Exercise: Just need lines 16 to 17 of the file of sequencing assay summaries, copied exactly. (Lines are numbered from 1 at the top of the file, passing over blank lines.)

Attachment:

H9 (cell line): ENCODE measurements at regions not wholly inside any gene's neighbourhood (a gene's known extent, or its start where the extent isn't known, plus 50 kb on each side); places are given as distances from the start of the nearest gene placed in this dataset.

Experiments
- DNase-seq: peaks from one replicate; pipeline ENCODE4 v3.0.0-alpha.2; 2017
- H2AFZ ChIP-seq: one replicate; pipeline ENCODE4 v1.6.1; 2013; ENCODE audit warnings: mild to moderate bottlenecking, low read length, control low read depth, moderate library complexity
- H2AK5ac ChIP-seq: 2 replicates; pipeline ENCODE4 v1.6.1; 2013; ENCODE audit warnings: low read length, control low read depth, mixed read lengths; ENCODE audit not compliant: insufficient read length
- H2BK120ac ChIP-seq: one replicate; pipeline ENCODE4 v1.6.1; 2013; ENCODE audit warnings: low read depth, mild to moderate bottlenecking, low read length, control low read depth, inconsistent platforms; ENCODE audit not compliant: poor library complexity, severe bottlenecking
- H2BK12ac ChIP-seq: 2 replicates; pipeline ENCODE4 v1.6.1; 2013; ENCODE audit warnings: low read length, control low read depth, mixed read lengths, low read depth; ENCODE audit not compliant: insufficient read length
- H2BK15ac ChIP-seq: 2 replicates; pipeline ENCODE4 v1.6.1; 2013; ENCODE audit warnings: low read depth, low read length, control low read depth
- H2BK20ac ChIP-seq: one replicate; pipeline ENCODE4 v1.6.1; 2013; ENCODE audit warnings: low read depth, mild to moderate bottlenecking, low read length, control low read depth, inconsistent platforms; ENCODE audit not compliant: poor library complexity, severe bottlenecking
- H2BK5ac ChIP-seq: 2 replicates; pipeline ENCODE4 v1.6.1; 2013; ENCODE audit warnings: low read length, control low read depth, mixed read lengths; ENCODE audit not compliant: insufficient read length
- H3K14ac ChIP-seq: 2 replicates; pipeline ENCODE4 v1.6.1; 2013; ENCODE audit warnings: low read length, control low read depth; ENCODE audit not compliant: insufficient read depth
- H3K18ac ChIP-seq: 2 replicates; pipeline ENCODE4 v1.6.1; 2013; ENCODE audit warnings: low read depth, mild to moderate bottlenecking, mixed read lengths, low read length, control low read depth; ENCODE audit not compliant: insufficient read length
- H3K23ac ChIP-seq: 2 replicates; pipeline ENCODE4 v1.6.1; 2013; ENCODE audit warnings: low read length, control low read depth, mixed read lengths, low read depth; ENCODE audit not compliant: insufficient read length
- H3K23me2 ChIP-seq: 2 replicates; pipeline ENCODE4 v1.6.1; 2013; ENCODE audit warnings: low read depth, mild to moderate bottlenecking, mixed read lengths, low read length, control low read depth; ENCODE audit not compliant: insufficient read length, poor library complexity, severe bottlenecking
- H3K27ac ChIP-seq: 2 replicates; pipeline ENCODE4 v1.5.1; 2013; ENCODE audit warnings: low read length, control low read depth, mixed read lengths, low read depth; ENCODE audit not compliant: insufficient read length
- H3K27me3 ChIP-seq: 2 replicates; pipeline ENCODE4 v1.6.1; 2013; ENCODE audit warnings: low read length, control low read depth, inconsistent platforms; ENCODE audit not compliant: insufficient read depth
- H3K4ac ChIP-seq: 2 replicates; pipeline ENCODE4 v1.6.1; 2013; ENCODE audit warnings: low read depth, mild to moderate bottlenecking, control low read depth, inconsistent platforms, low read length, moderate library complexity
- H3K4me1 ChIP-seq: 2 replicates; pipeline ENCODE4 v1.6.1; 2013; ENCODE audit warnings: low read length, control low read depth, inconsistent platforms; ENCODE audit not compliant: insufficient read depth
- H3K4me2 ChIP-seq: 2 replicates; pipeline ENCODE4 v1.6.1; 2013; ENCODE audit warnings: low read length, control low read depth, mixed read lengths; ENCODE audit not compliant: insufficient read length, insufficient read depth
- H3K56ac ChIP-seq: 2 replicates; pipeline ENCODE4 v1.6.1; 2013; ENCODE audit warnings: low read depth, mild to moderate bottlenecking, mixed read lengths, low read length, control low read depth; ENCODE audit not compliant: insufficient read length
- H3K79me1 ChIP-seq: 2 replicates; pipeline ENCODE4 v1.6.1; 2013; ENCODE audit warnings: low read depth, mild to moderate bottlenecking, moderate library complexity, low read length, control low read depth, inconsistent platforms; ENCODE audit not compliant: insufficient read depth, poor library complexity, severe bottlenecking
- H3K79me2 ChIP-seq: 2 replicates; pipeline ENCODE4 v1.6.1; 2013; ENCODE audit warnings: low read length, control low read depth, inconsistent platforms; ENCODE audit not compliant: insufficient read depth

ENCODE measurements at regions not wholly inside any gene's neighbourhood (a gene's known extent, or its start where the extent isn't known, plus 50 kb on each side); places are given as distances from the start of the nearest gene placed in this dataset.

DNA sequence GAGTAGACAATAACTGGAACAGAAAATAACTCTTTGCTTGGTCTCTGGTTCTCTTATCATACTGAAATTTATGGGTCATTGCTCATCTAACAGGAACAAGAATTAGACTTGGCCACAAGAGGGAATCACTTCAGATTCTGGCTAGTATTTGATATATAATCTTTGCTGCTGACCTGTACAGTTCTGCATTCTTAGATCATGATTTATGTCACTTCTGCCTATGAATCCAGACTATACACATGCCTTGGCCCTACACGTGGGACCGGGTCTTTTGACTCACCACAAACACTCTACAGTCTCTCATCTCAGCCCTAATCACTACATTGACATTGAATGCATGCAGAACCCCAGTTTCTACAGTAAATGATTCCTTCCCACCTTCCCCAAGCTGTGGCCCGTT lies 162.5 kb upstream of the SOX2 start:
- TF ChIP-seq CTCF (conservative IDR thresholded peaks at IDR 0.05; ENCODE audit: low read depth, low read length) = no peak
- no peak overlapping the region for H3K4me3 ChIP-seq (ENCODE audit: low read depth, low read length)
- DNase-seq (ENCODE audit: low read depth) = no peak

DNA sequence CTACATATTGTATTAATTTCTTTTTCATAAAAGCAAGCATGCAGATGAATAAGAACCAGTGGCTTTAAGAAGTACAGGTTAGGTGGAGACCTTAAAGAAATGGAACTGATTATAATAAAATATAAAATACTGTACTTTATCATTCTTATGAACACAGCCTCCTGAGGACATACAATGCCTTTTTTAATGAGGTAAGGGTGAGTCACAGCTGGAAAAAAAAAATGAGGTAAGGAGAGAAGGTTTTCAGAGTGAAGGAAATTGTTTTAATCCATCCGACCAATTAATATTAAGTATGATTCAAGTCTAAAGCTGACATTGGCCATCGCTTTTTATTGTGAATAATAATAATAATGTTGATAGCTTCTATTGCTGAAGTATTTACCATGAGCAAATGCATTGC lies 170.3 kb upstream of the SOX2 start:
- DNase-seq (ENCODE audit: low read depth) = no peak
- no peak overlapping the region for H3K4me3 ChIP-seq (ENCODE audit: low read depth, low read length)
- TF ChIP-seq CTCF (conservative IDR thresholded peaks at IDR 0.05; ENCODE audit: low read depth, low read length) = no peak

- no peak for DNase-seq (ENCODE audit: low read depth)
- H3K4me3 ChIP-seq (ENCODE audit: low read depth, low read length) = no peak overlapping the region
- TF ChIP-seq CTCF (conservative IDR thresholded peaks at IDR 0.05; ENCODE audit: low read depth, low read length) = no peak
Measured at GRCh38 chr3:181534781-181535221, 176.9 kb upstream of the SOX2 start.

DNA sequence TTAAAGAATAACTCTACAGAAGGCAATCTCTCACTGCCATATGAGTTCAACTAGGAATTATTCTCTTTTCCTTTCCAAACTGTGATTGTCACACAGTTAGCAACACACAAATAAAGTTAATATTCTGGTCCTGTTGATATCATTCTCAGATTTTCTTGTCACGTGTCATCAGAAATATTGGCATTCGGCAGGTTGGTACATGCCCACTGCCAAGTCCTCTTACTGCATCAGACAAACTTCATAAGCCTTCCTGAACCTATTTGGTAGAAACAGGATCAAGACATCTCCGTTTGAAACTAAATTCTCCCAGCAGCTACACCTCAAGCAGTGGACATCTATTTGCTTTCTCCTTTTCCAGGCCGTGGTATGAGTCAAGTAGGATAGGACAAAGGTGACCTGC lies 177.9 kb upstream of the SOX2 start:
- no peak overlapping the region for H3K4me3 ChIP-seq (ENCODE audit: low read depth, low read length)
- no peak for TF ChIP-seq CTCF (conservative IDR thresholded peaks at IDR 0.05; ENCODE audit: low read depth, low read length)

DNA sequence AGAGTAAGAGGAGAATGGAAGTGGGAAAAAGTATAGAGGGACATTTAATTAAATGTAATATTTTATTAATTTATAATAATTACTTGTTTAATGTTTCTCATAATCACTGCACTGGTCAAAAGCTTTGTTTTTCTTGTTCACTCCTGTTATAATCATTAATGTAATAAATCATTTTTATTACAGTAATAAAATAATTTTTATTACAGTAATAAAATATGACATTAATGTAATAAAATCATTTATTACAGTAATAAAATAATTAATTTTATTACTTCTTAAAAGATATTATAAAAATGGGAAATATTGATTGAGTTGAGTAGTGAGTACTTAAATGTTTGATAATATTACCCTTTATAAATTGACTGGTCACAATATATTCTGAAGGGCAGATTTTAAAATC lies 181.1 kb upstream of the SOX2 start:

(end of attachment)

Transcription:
- H3K27me3 ChIP-seq: 2 replicates; pipeline ENCODE4 v1.6.1; 2013; ENCODE audit warnings: low read length, control low read depth, inconsistent platforms; ENCODE audit not compliant: insufficient read depth
- H3K4ac ChIP-seq: 2 replicates; pipeline ENCODE4 v1.6.1; 2013; ENCODE audit warnings: low read depth, mild to moderate bottlenecking, control low read depth, inconsistent platforms, low read length, moderate library complexity